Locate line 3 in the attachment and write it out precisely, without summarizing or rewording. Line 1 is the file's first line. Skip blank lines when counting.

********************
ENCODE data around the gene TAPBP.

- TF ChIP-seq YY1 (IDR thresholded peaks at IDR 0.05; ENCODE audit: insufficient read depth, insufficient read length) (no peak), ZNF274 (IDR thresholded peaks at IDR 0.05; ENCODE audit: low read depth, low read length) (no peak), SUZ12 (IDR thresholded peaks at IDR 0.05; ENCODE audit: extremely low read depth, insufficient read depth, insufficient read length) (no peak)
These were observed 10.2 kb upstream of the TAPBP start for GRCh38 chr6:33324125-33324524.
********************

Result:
These were observed 10.2 kb upstream of the TAPBP start for GRCh38 chr6:33324125-33324524.